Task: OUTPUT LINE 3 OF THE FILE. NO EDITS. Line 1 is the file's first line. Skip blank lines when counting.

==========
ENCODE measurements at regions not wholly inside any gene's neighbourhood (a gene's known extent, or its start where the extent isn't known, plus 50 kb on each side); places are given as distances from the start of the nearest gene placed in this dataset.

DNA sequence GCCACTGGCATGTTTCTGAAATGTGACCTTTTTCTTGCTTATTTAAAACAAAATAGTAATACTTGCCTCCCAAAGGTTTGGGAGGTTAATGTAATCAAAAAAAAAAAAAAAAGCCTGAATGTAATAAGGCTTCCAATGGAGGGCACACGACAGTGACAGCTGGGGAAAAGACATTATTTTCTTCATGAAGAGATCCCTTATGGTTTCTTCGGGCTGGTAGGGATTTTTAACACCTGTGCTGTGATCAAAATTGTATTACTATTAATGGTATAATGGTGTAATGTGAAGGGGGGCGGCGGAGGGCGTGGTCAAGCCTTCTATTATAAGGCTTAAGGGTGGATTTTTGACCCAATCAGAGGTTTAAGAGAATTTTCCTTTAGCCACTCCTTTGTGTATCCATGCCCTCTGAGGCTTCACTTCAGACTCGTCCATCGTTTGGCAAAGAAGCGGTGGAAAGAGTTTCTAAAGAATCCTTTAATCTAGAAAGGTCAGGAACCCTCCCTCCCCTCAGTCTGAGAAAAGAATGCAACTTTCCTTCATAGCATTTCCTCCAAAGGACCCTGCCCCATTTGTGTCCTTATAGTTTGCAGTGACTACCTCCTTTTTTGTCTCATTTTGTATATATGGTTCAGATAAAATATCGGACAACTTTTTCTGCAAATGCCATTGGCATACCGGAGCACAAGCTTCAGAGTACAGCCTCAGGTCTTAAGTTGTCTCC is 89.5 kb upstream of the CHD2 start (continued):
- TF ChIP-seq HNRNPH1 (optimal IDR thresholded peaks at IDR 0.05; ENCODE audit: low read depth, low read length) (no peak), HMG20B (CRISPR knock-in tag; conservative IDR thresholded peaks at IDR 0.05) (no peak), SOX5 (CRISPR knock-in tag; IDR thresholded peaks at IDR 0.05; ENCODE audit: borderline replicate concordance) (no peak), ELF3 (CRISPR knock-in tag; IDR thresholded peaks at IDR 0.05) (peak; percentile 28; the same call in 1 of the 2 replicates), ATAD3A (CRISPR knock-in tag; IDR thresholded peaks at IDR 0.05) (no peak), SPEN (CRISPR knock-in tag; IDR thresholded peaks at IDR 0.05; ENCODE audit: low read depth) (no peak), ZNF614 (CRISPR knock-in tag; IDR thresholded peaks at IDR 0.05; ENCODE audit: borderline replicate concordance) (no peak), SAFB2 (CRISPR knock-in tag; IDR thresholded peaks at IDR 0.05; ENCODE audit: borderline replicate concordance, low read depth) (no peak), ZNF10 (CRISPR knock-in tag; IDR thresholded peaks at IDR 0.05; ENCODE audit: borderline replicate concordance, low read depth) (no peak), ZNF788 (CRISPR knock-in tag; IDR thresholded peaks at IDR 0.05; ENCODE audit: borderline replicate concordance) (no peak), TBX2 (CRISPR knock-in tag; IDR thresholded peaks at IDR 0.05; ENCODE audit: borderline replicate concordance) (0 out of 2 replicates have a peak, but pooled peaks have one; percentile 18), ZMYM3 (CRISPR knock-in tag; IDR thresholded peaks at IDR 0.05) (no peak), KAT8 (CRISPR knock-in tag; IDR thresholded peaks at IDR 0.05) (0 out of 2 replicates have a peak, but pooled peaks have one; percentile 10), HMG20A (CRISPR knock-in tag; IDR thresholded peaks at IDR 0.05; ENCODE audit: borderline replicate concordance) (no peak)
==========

- TF ChIP-seq HNRNPH1 (optimal IDR thresholded peaks at IDR 0.05; ENCODE audit: low read depth, low read length) (no peak), HMG20B (CRISPR knock-in tag; conservative IDR thresholded peaks at IDR 0.05) (no peak), SOX5 (CRISPR knock-in tag; IDR thresholded peaks at IDR 0.05; ENCODE audit: borderline replicate concordance) (no peak), ELF3 (CRISPR knock-in tag; IDR thresholded peaks at IDR 0.05) (peak; percentile 28; the same call in 1 of the 2 replicates), ATAD3A (CRISPR knock-in tag; IDR thresholded peaks at IDR 0.05) (no peak), SPEN (CRISPR knock-in tag; IDR thresholded peaks at IDR 0.05; ENCODE audit: low read depth) (no peak), ZNF614 (CRISPR knock-in tag; IDR thresholded peaks at IDR 0.05; ENCODE audit: borderline replicate concordance) (no peak), SAFB2 (CRISPR knock-in tag; IDR thresholded peaks at IDR 0.05; ENCODE audit: borderline replicate concordance, low read depth) (no peak), ZNF10 (CRISPR knock-in tag; IDR thresholded peaks at IDR 0.05; ENCODE audit: borderline replicate concordance, low read depth) (no peak), ZNF788 (CRISPR knock-in tag; IDR thresholded peaks at IDR 0.05; ENCODE audit: borderline replicate concordance) (no peak), TBX2 (CRISPR knock-in tag; IDR thresholded peaks at IDR 0.05; ENCODE audit: borderline replicate concordance) (0 out of 2 replicates have a peak, but pooled peaks have one; percentile 18), ZMYM3 (CRISPR knock-in tag; IDR thresholded peaks at IDR 0.05) (no peak), KAT8 (CRISPR knock-in tag; IDR thresholded peaks at IDR 0.05) (0 out of 2 replicates have a peak, but pooled peaks have one; percentile 10), HMG20A (CRISPR knock-in tag; IDR thresholded peaks at IDR 0.05; ENCODE audit: borderline replicate concordance) (no peak)